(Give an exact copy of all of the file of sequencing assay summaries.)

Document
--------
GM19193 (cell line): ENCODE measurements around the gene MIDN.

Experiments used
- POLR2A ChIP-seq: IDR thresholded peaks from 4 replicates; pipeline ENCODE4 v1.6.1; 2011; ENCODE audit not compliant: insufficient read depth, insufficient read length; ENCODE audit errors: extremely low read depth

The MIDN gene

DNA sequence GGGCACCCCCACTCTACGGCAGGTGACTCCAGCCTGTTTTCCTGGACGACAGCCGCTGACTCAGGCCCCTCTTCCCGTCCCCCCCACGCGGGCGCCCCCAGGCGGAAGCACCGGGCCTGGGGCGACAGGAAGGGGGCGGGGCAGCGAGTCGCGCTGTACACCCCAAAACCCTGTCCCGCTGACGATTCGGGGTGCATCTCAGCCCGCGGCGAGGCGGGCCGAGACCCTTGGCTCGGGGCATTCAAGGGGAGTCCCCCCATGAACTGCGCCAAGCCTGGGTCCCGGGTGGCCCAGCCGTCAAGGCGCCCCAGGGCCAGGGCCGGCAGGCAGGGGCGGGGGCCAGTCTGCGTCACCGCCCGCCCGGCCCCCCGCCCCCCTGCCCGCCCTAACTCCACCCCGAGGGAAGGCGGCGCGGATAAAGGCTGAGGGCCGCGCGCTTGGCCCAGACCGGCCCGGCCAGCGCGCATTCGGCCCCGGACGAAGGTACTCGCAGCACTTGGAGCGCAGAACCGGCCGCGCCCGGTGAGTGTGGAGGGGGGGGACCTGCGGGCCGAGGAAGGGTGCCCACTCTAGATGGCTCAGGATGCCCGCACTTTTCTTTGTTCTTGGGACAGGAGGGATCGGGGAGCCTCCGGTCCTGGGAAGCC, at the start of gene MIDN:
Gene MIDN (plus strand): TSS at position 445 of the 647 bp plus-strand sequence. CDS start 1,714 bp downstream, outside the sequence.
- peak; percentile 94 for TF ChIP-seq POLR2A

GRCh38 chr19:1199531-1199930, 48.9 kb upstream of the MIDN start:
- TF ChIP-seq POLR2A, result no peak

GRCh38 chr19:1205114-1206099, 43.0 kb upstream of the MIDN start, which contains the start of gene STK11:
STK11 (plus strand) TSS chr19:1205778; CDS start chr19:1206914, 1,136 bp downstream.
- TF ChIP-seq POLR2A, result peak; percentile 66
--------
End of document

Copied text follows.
GM19193 (cell line): ENCODE measurements around the gene MIDN.

Experiments used
- POLR2A ChIP-seq: IDR thresholded peaks from 4 replicates; pipeline ENCODE4 v1.6.1; 2011; ENCODE audit not compliant: insufficient read depth, insufficient read length; ENCODE audit errors: extremely low read depth

The MIDN gene

DNA sequence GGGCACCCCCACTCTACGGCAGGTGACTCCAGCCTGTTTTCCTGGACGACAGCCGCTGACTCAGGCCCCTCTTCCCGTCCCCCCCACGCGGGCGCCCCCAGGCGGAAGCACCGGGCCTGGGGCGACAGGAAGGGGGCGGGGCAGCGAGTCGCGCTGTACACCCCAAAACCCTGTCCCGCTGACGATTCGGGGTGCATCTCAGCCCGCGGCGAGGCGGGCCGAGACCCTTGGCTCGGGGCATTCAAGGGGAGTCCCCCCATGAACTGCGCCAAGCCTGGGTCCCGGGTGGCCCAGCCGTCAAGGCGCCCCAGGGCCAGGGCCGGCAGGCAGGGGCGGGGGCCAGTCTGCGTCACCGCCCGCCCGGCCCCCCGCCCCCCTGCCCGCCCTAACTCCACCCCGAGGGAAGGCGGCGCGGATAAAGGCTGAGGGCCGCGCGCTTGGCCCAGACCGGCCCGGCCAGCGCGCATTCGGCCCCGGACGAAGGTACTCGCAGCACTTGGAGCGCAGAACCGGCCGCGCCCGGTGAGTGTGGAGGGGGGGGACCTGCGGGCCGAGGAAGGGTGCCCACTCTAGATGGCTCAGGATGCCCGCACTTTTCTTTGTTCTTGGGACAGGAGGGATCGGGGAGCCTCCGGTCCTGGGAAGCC, at the start of gene MIDN:
Gene MIDN (plus strand): TSS at position 445 of the 647 bp plus-strand sequence. CDS start 1,714 bp downstream, outside the sequence.
- peak; percentile 94 for TF ChIP-seq POLR2A

GRCh38 chr19:1199531-1199930, 48.9 kb upstream of the MIDN start:
- TF ChIP-seq POLR2A, result no peak

GRCh38 chr19:1205114-1206099, 43.0 kb upstream of the MIDN start, which contains the start of gene STK11:
STK11 (plus strand) TSS chr19:1205778; CDS start chr19:1206914, 1,136 bp downstream.
- TF ChIP-seq POLR2A, result peak; percentile 66